Correlated sensory inputs coursing along the individual sensory processing hierarchies arrive at multisensory convergence zones in cortex where inputs are processed in an integrative manner. The exact hierarchical level of multisensory convergence zones and the timing of their inputs are still under debate, although increasingly, evidence points to multisensory integration (MSI) at very early sensory processing levels. While MSI is said to be governed by stimulus properties including space, time, and magnitude, violations of these rules have been documented. The objective of the current study was to determine, both psychophysically and electrophysiologically, whether differential visual-somatosensory (VS) integration patterns exist for stimuli presented to the same versus opposite hemifields. Using high-density electrical mapping and complementary psychophysical data, we examined multisensory integrative processing for combinations of visual and somatosensory inputs presented to both left and right spatial locations. We assessed how early during sensory processing VS interactions were seen in the event-related potential and whether spatial alignment of the visual and somatosensory elements resulted in differential integration effects. Reaction times to all VS pairings were significantly faster than those to the unisensory conditions, regardless of spatial alignment, pointing to engagement of integrative multisensory processing in all conditions. In support, electrophysiological results revealed significant differences between multisensory simultaneous VS and summed V + S responses, regardless of the spatial alignment of the constituent inputs. Nonetheless, multisensory effects were earlier in the aligned conditions, and were found to be particularly robust in the case of right-sided inputs (beginning at just 55 ms). In contrast to previous work on audio-visual and audio-somatosensory inputs, the current work suggests a degree of spatial specificity to the earliest detectable multisensory integrative effects in response to VS pairings.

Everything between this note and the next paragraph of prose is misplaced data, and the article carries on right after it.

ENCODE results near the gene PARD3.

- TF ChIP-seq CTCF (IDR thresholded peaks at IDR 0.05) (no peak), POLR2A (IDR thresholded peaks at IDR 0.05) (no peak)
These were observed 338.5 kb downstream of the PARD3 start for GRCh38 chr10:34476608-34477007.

- high-density electrical mapping
- multisensory integration
- sensory processing
- visual-somatosensory integration
ASJC Scopus subject areas